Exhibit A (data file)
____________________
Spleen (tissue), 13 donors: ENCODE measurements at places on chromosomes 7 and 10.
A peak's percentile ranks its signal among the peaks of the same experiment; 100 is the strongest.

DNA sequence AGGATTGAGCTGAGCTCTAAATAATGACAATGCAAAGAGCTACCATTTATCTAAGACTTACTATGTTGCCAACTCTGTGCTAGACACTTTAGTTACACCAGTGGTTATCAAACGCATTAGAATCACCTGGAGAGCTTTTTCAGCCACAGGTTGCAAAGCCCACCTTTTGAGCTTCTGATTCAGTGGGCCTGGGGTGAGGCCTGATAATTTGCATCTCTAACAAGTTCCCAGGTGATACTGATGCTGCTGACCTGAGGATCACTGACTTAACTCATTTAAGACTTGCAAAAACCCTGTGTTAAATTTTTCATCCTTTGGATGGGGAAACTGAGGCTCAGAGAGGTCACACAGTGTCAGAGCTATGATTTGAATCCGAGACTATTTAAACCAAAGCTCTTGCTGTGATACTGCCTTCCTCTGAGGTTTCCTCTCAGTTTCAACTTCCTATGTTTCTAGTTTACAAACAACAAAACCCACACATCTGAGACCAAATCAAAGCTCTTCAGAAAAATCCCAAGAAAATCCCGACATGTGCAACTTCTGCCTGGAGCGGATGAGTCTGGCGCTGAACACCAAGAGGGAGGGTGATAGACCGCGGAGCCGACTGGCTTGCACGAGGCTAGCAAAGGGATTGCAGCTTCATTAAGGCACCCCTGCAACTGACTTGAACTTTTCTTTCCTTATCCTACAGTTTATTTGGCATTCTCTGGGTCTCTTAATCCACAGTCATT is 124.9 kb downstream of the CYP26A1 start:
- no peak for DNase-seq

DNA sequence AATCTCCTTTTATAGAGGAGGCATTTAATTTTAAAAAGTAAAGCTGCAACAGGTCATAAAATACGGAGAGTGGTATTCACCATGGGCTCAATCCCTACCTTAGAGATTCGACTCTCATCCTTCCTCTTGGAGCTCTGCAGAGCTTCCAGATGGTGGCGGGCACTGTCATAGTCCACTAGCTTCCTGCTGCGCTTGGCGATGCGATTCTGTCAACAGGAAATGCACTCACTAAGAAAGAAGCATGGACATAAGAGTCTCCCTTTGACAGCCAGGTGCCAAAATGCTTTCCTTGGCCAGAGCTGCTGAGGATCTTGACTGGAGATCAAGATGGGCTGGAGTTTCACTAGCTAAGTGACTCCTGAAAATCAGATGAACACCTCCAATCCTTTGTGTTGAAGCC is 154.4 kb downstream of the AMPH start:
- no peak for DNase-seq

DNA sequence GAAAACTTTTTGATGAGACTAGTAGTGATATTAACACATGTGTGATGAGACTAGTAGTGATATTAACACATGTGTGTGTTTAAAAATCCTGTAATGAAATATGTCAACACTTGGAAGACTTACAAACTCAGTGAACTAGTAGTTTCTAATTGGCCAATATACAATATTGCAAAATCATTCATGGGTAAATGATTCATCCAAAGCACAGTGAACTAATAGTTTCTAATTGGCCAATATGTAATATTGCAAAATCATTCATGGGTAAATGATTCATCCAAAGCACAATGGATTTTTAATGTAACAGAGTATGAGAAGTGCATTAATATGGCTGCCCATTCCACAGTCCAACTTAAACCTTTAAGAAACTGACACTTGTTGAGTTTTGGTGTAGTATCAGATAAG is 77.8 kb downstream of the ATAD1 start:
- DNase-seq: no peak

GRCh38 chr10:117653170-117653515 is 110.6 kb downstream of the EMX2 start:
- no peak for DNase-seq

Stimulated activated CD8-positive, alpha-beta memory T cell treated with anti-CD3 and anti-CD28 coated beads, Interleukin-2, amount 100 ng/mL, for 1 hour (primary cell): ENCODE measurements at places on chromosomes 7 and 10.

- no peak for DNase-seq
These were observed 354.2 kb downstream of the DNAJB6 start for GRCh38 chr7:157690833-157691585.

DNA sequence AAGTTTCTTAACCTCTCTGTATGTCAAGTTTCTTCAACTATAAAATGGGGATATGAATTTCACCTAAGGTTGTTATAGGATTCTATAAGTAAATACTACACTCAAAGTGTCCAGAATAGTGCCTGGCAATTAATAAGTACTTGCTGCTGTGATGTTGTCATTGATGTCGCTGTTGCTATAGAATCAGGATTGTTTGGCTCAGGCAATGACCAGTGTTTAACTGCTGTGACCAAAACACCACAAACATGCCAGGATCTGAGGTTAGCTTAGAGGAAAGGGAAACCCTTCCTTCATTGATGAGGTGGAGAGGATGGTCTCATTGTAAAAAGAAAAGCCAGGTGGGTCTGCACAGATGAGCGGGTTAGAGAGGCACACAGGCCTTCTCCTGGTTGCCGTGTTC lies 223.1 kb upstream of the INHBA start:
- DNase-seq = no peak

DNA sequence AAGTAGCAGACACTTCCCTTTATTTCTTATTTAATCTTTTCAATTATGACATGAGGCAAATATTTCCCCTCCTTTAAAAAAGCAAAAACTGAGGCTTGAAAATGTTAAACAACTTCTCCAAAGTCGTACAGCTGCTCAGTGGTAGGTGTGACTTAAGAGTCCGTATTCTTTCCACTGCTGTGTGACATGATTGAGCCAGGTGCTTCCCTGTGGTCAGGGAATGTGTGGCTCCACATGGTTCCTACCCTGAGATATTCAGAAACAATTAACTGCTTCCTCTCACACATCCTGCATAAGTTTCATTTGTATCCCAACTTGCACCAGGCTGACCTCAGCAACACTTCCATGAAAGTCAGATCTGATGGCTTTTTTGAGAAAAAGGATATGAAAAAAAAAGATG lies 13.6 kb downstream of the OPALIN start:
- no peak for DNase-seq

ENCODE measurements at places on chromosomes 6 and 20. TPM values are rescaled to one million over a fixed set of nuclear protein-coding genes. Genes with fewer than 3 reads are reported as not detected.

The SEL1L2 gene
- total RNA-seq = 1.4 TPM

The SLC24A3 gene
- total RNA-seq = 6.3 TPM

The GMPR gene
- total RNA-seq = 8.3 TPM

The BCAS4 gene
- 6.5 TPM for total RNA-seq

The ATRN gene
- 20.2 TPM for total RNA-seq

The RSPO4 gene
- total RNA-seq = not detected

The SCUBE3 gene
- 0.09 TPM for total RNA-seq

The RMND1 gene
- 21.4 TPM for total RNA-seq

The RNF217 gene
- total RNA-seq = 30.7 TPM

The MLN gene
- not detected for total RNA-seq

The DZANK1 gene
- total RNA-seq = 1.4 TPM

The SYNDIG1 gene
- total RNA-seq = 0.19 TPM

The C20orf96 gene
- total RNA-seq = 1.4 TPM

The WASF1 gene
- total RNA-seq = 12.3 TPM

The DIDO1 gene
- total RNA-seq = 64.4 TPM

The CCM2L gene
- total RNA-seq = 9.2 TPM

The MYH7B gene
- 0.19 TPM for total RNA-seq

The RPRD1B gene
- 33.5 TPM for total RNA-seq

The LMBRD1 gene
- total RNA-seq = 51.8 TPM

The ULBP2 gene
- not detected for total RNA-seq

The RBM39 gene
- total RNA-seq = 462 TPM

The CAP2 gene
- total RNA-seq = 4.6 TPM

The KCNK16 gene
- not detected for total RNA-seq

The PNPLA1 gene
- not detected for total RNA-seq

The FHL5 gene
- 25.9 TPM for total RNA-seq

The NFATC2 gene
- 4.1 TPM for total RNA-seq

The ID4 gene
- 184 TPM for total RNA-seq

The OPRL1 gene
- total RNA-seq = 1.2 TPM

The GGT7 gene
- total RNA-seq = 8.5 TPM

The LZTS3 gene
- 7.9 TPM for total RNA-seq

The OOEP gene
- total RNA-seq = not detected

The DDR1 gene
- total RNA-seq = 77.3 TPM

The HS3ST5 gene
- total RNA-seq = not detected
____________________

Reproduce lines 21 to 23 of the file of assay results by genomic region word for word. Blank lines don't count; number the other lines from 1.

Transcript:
The SLC24A3 gene
- total RNA-seq = 6.3 TPM

The GMPR gene